A Bruce Crane oil on canvas painting hangs near the guestbook as part of the "Bridgehamtpon's Historic Turnpike" exhibit at the Bridgehampton Historical Society's Corwith House.
- A new exhibit at the Bridgehampton Historical Society, "Bridgehampton's Historic Turnpike," explores the usefulness of toll roads and tells the stories of the people who lived in a time when the pace was a bit slower. Connecting many of the auxiliary roads that criss-cross the East End in the early 1800s were three turnpikes or toll roads, carved by farmers driving their carts and horses to herd animals to grazing meadows or by the brick makers to carry their wares to waiting ships in the Sag Harbor port. The turnpikes, after all, are simply about local people moving forward and the lives they live around it.
Upon entering the Society's historic Corwith House in Bridgehampton a large, two-
sided painted wood toll sign is placed in the front hall with the rates of the day.
Upon entering the Society's historic Corwith House in Bridgehampton a large, two-sided painted wood toll sign is placed in the front hall with the rates of the day - eight cents to be exact for a cart drawn by either two horses, oxen, or mules. The local toll house, built as both a toll house and residence in 1834, was on the west side of the turnpike (now the Bridgehampton-Sag Harbor Turnpike), about two miles north of the Bridgehampton War Monument on Main Street.
The toll road ran from Sag Harbor to Bridgehampton, then known as Bulls Head, and the collection of tolls began in 1837. On display are stylized depictions of the toll house - a sunlit oil by Bruce Crane depicting the Bridgehampton Toll House in a gilt frame and a collection of delicate miniature plates and paintings by Annie Cooper Boyd that are simply charming.
Two other toll roads funded by private companies were also created at this time for the purpose of maintaining trade to the deep water port in Sag Harbor. The first was the East Hampton Turnpike, now known as Route 114, that operated from 1844 to 1905. The second was the "Penny Bridge" from Hog Neck (North Haven) to Sag Harbor built in 1834 which collected tolls until 1868.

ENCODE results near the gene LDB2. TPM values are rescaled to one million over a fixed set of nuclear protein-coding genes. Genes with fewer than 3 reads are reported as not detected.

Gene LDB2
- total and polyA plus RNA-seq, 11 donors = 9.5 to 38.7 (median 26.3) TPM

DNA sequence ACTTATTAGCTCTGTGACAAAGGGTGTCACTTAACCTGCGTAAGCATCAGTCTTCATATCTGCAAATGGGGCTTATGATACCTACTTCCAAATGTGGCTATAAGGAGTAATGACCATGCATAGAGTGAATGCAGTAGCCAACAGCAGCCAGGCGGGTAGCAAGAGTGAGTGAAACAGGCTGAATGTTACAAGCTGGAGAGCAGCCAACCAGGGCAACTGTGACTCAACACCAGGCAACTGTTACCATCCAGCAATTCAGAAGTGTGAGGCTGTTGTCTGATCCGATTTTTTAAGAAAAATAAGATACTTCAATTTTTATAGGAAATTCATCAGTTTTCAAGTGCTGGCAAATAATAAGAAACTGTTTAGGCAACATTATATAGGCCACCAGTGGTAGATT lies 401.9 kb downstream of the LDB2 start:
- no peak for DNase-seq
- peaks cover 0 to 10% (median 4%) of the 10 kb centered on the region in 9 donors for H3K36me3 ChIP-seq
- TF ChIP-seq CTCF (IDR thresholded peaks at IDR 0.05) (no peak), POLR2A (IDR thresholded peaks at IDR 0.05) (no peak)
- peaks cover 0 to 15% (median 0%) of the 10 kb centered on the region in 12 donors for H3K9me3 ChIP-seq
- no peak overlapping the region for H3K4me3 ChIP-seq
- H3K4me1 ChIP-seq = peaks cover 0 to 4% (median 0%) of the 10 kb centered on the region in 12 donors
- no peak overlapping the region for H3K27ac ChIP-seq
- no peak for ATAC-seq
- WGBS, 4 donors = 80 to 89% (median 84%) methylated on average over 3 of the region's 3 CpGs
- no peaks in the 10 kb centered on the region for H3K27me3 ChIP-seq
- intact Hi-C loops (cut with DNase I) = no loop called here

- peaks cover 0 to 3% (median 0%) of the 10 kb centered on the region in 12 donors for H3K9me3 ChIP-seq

This exhibit is packed with dates and figures, trinkets and postcards, and even an early E-Z Pass, but the more interesting facts are the connection between this road and the people who lived on or near it. Starting with the lady of the toll house, explained program coordinator Stacy Dermont, who collected the tolls during the day on the porch of the toll house in her apron. Long before the feminist movement, these ladies were there day in and day out managing their household as well as the work of collecting tolls while their husbands were most likely working in the fields.
Ordinaries, public houses, taverns, and bars like Wick's Tavern sprang up along the toll roads as convenient in-between spots where tired travelers could rest a bit and hear the town news. Built in the 1680s, Wick's Tavern, or Bulls Head Tavern, was located on the northwest corner of "Path to East Hampton" (Montauk Highway) and the "Cart Path to Great Meadows" (Turnpike). The structure, which stood until 1941, housed both colonial and British soldiers in the American Revolution.